[ic] Possible bug: Too many new ID assignments for this IP address

Mike Heins mike at perusion.com
Wed Aug 24 12:57:46 EDT 2005

Quoting John1 (list_subscriber at yahoo.co.uk):
> On Wednesday, August 24, 2005 2:45 PM, mike at perusion.com wrote:
> >Quoting John1 (list_subscriber at yahoo.co.uk):
> >>On Wednesday, August 24, 2005 2:29 AM, mike at perusion.com wrote:
> >>
> >>Consequently the addr_ctr/IP file will keep counting up unless there
> >>is a *gap* of greater than "limit robot_expire" before a new session
> >>id is requested by the same IP address.
> >
> >Yes, this is correct.
> >
> >>
> >>i.e.  So if you use "Limit robot_expire 0.05", provided there are at
> >>least 2 requests per hour for a new session id from the same IP
> >>address the addr_ctr/IP file will keep counting up forever.
> >
> >Well, until it locks someone out for an hour.
> >
> Except it is highly likely to be a lot longer than an hour (possibly 
> indefinitely) if the IP in question is a large ISP's proxy server (using 
> NAT as do NTL and AOL in the UK - 2 of the biggest ISPs in the UK).  Has 
> anybody any idea why AOL operate these NAT proxies?

Should not happen. Since you don't assign a new session, and the counter
gets incremented only at that time, after an hour of no new session
you can get one.

> >>
> >>Then after a few days or weeks RobotLimit will eventually be
> >>exceeded and the IP address will then be *permanently* locked out.
> >>By permanent I mean until there is a gap of at least 1 hour between
> >>requests for new session ids from the IP address in question.
> >
> >Aha, there is my misunderstanding. I didn't see an hour as
> >permanent.... 8-)
> >
> But do you understand why I use the word permanent?  The IP *will* be 
> locked out essentially permanently if it belongs to an ISP operating NAT 
> proxies.

No, I am afraid I don't.

> If RobotLimit is set to 500, then whilst it may take a little while for the 
> 500 to be reached, once it has been reached the shutter comes down and the 
> count_ip code operates like a latch as only *one* new session id per hour 
> is required to *keep* the latch closed, not 500!

You can't get a new session after you are locked out -- if you can, there
is an error in the code. 

> And also note that RobotLimit 500 doesn't actually require traffic of 500 
> per hour for addr_ctr/IP to eventually reach 500.  All that is needed is at 
> least *one* new session id per hour provided that it never drops below 
> *one* new session id per hour for the number of hours it takes to reach a 
> count of 500.
> If a proxy server's IP address is active enough to trip the RobotLimit 500 
> then what we are saying is that it is likely to be requesting well in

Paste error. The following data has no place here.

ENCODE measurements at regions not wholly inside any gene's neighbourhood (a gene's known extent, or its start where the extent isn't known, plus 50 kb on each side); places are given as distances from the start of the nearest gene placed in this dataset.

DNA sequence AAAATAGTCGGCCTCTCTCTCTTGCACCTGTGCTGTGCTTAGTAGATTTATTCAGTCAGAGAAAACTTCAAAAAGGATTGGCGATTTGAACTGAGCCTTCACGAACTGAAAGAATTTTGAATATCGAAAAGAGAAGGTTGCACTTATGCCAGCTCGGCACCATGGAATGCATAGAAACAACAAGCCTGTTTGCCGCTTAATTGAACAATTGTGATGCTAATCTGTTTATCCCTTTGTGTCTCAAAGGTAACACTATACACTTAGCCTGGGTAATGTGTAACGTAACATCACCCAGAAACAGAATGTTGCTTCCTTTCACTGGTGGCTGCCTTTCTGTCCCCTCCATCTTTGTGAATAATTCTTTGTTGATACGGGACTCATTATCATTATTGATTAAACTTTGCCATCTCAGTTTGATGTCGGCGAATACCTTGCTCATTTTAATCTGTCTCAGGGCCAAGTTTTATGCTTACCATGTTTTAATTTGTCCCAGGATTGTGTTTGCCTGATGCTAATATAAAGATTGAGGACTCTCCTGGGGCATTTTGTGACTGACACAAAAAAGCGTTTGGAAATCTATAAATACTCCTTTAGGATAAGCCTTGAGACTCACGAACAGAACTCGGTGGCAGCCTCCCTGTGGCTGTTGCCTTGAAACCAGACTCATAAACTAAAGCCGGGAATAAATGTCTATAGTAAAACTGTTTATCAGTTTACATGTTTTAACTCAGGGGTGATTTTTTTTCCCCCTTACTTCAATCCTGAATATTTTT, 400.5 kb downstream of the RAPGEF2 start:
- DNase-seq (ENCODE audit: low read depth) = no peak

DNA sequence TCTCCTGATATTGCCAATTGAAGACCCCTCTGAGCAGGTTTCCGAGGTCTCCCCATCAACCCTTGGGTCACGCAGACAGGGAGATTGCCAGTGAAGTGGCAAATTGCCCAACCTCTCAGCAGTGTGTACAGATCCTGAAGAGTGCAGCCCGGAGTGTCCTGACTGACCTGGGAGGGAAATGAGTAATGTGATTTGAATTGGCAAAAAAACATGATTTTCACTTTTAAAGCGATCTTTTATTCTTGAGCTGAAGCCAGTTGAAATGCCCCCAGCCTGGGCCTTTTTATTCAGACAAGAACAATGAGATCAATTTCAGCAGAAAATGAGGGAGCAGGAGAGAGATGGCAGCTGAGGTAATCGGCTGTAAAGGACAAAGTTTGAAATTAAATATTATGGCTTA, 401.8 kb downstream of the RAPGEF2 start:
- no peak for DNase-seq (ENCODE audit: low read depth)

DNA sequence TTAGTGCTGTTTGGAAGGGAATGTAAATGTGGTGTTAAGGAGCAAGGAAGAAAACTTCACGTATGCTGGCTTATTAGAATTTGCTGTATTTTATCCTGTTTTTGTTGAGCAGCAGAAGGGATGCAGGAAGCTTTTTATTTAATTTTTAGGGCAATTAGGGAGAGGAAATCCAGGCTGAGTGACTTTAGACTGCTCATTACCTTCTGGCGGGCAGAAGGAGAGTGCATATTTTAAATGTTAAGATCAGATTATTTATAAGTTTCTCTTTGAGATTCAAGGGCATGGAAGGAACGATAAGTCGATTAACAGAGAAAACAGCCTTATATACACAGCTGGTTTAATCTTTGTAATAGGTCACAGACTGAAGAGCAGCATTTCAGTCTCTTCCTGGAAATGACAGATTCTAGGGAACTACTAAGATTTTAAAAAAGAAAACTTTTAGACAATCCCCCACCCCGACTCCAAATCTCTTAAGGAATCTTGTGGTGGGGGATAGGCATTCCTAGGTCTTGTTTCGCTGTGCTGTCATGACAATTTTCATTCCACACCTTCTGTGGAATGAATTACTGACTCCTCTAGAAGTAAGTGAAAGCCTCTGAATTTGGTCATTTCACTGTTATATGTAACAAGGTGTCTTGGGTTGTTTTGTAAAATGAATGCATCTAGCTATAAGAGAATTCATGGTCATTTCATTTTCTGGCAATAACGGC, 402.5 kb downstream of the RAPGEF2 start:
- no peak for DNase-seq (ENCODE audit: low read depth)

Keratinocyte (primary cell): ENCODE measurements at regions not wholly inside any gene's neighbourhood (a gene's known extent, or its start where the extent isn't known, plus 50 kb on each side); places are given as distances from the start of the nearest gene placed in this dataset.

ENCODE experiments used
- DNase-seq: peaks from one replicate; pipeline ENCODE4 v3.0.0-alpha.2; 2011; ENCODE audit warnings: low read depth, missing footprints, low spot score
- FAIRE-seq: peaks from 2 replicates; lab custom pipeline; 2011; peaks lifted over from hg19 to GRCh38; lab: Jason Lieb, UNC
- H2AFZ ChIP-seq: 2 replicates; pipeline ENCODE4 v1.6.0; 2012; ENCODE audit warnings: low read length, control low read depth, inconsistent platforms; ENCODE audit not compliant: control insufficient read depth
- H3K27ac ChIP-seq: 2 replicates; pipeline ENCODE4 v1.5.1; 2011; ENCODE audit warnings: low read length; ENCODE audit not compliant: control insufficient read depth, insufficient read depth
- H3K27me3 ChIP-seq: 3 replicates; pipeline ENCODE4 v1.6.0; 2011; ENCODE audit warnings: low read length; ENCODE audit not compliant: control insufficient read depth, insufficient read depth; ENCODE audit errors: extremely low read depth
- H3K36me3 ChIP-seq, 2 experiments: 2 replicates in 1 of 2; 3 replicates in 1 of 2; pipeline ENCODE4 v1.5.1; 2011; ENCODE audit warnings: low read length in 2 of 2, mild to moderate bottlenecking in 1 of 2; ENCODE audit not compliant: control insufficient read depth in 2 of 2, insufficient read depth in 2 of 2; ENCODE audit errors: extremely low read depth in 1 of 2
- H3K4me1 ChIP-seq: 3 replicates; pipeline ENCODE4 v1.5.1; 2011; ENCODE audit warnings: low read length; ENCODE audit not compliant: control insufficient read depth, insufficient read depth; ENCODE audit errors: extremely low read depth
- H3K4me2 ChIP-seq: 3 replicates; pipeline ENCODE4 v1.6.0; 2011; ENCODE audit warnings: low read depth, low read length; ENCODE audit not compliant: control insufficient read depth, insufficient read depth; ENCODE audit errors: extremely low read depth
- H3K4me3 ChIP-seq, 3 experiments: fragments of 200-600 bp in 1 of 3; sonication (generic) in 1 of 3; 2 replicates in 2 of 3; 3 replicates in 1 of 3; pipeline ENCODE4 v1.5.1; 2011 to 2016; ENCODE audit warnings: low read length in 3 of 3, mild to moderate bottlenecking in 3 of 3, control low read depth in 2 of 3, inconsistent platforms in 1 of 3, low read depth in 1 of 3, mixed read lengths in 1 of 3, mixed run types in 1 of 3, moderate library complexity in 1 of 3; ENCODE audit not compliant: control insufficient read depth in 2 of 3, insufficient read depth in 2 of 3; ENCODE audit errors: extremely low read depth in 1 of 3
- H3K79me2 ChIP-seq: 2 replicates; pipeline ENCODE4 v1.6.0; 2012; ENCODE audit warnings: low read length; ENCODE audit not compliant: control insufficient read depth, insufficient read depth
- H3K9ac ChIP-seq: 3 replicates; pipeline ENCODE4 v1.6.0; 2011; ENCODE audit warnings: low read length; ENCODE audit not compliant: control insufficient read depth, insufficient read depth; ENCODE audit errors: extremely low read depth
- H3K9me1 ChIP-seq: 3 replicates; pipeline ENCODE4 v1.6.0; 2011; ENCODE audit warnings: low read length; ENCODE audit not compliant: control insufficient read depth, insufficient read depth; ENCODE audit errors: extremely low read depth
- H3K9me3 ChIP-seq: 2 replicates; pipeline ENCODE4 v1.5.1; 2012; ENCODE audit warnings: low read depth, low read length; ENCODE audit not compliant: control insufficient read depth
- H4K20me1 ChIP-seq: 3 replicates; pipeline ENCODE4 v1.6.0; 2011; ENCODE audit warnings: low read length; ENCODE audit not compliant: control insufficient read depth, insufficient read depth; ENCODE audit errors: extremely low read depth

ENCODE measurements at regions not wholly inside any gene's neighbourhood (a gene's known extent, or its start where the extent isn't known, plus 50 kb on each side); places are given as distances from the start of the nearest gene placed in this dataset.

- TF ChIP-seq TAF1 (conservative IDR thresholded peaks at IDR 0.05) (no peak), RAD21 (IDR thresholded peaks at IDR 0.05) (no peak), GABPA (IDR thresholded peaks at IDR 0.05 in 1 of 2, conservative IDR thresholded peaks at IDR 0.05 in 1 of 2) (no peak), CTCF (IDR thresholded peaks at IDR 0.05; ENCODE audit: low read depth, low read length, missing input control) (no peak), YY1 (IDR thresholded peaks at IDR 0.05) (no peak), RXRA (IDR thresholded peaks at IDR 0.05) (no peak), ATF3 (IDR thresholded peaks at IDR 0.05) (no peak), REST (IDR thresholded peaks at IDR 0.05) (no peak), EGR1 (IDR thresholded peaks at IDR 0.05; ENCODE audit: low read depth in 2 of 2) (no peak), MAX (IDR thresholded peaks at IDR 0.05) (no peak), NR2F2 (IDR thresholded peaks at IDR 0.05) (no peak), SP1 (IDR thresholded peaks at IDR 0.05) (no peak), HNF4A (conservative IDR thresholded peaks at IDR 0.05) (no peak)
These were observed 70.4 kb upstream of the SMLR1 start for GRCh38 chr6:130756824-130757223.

> excess of 1 new session id per hour.  If not, it would have been unlikely 
> to have made it all the way to 500 without the addr_ctr/IP being reset.  
> The trouble is that once the 500 limit has been crossed *only* 1 new 
> session_id per hour is required to keep the latch closed and so lock out 
> probably will be permanent for this IP address.
> >Looking at it, it may indeed be less than ideal. Perhaps someone can
> >suggest an algorithm -- nothing clean and correct comes to my mind
> >(new file every day, counting down instead of up if time >
> >Limit->robot_expire * .1, etc.).
> >
> >In the interim, I would think
> >
> >Limit robot_expire 0.002
> >
> >would work in all but the most extreme cases, where again I suggest
> >you need more than RobotLimit to defend you from the onslaught.
> >
> That's a fair point.  I hadn't given any thought to the use of Limit 
> robot_expire with very small values.  A value of 0.002 would means that 
> addr_ctr/IP would be deleted if there were no accesses from the same IP for 
> 3 minutes.

Not no accesses, no new sessions.

> I guess that would work most of the time as I suppose in the 
> middle of the night (if not during the day) requests for new session ids 
> are likely to drop below this level at least once and therefore the 
> addr_ctr/IP file will at least be deleted once every 24 hours.
> At the same time I suppose a 3 minute expiry limit is long enough to 
> provide protection against unrecognised and unruly robots causing lots of 
> new sessions to be spawed in quick succession - I guess this would tend to 
> happen over a timeframe of seconds rather than minutes, so the 3 minutes 
> should be sufficient to mitigate against this.  Is this assumption correct? 
> Do I understand the issue of runaway robots correctly?

That is why I think it is probably good enough. In fact, so good
that I may just pick 0.003 as the new value to put in the foundation

Mike Heins
Perusion -- Expert Interchange Consulting    http://www.perusion.com/
phone +1.765.647.1295  tollfree 800-949-1889 <mike at perusion.com>

People who want to share their religious views with you
almost never want you to share yours with them. -- Dave Barry

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